Reflections, articles, videos and more on topics related to canine conditioning
When it comes to properly training and conditioning our dogs, there are a number of things that can hold us back. Many people worry that they might be doing things wrong, resulting in injury to their dog.
When it comes to training and fitness, how much is too much?
When should we push our dogs to do more? When should we hold back?
To answer these questions, we must first understand two key principles that inform program design: progressive overload and periodization.
Progressive overload emphasizes the need for greater demands to be placed on the body during successive workouts over time if improvement is to be achieved (DeLorme & Watkins, 1948). The term is frequently used to refer to resistance training and building muscle strength, but it is also recognized as a fundamental principle for success when designing fitness programs and high intensity cardio training.
The idea is that in order for the body to get stronger and faster, workouts need to become progressively more challenging.
Periodization is a structured approach to training that involves gradual cycling of various aspects of a training program during a specific period of time (Frankel & Kravitz, 2000). The idea here is that we need a structured training routine that progressively overloads our dog’s body, making it get stronger and faster, while also building in periods of time for rest and recovery before increasing the workload again. In this way, we push the body enough to progress to the next level while also building in recovery time so that the body has time to physically adapt to exercise without risk of injury.
Everything we do when planning training and fitness should consider these two principles if we want to see improvement while also minimizing the risk of injury.
So how, exactly, do we do this?
When we overload the body, we must know what our goal is and what, exactly, we want to increase when entering progressive overload. If we change too many things at once or overload the body too quickly, we are setting our dogs up for failure and injury.
When making changes, I recommend focusing on one variable at a time. Give your dog’s body time to adapt to the new level of training before making changes or overloading the body once more.
Start with where your dog is right now and consider the FITT Principle. FITT stands for FREQUENCY, INTENSITY, TIME and TYPE. Choose ONE variable to be your primary focus when progressively overloading.
Give your dog multiple sessions, or even weeks, for the body to adapt before increasing the workload. A gradually increase of only 10% is a nice, safe way to advance when your dog is ready. After increasing the workload, give your dog’s body time to adapt to the new activity before overloading the body once more.
If you increase the workload by 50% overnight, you are doing things too quickly!
Additionally, if you are not consistent with your training on a weekly basis, you aren’t doing enough! Your dog’s body won’t adapt to increased exercise. In fact, your dog will become less fit if you aren’t exercising on a regular basis.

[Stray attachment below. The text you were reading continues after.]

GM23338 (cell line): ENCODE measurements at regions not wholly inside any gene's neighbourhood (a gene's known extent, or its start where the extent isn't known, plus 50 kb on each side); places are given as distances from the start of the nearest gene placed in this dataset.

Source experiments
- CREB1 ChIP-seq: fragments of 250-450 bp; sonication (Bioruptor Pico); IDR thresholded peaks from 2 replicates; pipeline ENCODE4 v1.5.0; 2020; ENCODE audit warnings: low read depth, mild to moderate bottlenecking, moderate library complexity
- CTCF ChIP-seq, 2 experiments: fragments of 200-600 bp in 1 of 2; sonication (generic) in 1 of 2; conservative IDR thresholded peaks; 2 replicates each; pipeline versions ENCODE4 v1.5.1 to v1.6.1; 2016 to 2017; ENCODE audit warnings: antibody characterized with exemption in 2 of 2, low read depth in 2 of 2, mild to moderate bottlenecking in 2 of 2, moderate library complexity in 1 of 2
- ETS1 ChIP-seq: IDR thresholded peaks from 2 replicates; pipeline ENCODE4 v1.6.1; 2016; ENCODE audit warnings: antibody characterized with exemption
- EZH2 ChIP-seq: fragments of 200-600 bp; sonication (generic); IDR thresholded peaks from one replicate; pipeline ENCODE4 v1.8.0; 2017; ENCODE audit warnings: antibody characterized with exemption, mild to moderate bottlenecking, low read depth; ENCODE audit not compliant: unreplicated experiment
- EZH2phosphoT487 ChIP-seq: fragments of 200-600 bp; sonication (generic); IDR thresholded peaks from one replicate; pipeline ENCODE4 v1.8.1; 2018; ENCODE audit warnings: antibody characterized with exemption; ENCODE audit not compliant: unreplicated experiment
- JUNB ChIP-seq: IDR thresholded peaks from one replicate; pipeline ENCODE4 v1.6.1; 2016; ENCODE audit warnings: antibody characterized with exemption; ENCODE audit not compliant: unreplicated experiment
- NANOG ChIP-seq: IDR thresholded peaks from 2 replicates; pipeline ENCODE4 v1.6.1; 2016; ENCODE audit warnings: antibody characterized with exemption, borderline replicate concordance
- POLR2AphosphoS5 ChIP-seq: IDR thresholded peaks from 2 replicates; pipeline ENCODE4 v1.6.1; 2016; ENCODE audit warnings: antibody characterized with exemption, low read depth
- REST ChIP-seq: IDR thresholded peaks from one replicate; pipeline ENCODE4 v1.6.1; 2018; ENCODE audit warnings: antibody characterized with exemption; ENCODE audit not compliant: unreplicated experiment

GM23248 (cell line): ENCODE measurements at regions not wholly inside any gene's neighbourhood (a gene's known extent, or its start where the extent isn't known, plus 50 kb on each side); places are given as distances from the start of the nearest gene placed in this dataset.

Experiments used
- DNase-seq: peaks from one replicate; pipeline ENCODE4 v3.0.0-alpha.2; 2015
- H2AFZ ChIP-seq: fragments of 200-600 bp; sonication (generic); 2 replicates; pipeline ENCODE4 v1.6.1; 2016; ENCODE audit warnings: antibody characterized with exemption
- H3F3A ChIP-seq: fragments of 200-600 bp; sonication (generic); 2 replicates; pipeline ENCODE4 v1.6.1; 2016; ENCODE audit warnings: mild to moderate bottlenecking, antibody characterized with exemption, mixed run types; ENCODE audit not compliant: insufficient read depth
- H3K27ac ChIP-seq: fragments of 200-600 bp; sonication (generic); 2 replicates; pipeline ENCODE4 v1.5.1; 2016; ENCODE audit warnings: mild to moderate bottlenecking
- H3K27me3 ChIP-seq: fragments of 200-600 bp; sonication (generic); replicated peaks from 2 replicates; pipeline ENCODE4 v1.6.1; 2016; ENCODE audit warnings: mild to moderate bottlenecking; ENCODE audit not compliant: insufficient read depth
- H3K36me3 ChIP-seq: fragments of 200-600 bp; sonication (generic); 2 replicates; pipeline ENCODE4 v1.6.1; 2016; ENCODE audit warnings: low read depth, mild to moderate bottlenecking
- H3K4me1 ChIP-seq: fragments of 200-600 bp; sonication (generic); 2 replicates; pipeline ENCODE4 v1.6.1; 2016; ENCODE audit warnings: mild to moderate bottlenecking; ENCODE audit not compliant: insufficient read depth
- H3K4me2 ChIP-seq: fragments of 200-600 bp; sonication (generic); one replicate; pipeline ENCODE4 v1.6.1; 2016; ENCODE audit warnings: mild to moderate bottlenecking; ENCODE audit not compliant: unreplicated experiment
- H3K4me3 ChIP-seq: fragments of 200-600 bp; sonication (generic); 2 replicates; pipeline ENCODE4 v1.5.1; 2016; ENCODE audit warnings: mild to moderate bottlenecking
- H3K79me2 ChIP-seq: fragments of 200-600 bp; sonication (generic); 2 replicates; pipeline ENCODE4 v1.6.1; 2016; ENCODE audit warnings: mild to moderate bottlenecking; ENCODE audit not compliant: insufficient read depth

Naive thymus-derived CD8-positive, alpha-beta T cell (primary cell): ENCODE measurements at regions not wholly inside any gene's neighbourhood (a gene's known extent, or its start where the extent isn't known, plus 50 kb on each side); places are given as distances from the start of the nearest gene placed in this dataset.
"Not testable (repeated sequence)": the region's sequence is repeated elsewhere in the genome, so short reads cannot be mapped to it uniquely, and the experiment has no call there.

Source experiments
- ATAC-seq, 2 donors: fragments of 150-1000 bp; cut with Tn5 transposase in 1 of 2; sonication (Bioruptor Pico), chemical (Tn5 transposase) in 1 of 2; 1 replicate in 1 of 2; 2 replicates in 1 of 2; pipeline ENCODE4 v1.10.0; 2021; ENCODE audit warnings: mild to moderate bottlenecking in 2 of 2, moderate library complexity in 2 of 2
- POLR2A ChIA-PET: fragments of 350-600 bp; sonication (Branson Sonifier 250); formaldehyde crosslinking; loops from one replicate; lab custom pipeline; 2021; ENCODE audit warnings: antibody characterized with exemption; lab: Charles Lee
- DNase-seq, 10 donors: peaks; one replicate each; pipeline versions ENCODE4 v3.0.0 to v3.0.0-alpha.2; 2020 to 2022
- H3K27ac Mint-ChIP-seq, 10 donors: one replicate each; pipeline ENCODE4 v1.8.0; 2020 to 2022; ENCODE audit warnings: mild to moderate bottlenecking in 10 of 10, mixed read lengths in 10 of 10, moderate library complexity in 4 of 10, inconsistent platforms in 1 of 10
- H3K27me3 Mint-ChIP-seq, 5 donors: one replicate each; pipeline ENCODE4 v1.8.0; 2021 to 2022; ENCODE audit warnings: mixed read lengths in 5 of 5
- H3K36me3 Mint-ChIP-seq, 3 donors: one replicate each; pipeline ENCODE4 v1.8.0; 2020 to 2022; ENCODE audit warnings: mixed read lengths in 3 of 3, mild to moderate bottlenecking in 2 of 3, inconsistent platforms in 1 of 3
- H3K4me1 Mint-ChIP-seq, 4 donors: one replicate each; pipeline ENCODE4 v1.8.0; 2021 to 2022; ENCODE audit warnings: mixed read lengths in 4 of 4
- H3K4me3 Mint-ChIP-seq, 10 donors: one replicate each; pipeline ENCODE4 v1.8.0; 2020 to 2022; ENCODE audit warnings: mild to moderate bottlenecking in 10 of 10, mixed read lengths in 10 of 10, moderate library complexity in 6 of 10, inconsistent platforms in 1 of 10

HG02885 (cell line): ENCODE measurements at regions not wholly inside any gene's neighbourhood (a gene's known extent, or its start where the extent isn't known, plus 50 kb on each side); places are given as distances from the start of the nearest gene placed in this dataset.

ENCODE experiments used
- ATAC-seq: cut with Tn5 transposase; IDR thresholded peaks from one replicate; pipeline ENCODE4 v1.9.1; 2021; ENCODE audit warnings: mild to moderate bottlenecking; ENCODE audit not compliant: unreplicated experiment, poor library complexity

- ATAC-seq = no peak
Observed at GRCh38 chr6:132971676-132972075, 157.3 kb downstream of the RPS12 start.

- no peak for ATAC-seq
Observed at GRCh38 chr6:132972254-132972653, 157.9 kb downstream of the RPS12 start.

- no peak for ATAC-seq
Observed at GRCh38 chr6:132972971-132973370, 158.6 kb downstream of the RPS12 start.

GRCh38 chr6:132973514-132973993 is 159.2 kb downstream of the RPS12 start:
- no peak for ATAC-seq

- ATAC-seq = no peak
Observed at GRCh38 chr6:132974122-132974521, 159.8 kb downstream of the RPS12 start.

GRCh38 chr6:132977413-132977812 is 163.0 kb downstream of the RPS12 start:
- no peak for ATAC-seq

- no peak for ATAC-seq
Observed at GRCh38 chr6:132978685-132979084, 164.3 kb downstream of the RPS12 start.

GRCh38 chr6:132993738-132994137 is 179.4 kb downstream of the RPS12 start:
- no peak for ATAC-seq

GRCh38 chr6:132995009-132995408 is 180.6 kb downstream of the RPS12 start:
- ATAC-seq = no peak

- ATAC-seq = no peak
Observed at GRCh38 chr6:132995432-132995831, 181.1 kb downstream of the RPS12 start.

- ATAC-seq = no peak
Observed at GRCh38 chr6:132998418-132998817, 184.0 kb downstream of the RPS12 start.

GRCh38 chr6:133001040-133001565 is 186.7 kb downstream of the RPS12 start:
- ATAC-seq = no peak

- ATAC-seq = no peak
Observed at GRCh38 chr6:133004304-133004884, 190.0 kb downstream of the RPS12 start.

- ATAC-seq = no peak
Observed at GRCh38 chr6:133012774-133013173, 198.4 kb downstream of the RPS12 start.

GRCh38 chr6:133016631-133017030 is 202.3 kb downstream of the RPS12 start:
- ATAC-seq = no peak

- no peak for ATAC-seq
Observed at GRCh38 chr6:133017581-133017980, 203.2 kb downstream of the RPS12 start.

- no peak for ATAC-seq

Here’s an example. My goal is to increase my dog’s endurance through cardio aerobic training.
Currently I run with my dog three days a week (FREQUENCY) at an easy jog on a flat dirt road (INTENSITY). We exercise for approximately 40 minutes (TIME) and do it as a canicross run, where my dog is pulling me (TYPE). (Sidenote: Canicross is great for both cardio and strength conditioning when your dog is pulling you!)
My goal over the next few months is to increase the length and duration (TIME) of our runs. I’ll continue to exercise three days per week (FREQUENCY). I’ll continue to run on the same dirt trails with my dog trotting and pulling me (INTENSITY). I will continue with canicross (TYPE), but I will start to slowly add more distance to our runs every few weeks.
Now don’t forget about periodization!
I’m not going to increase the distance of my runs every single time I run my dog. I’m going to create an exercise plan that has a mix of harder days and easier days along with rest and recovery.
On a final note, please note that Frequency, Intensity, Time and Type of exercise are interrelated and impact each other. As I’m increasing distance, a 10-mile run is going to be more intense than a 1-mile run. If my dog is super excited and pulling with great intensity, I won’t run as far with him.
Finally, ALWAYS monitor your dog closely and modify your training as needed. Be aware of subtle signs of soreness, pain and fatigue. Also recognize that changes in heat, humidity and altitude can lead to significant changes in your training plan. Don’t blindly follow a set schedule. Every single training session needs to be based on the needs of your dog on that particular day.
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Delorme, T.L. & Watkins, A.L. (1948). Techniques of progressive resistance exercise. Archives of Physical Medicine, 29, 263-273.
Frankel, C.C. & Kravitz, L. (2000). Periodization: Latest studies and practical applications. IDEA Personal Trainer, 11(1), 15-16.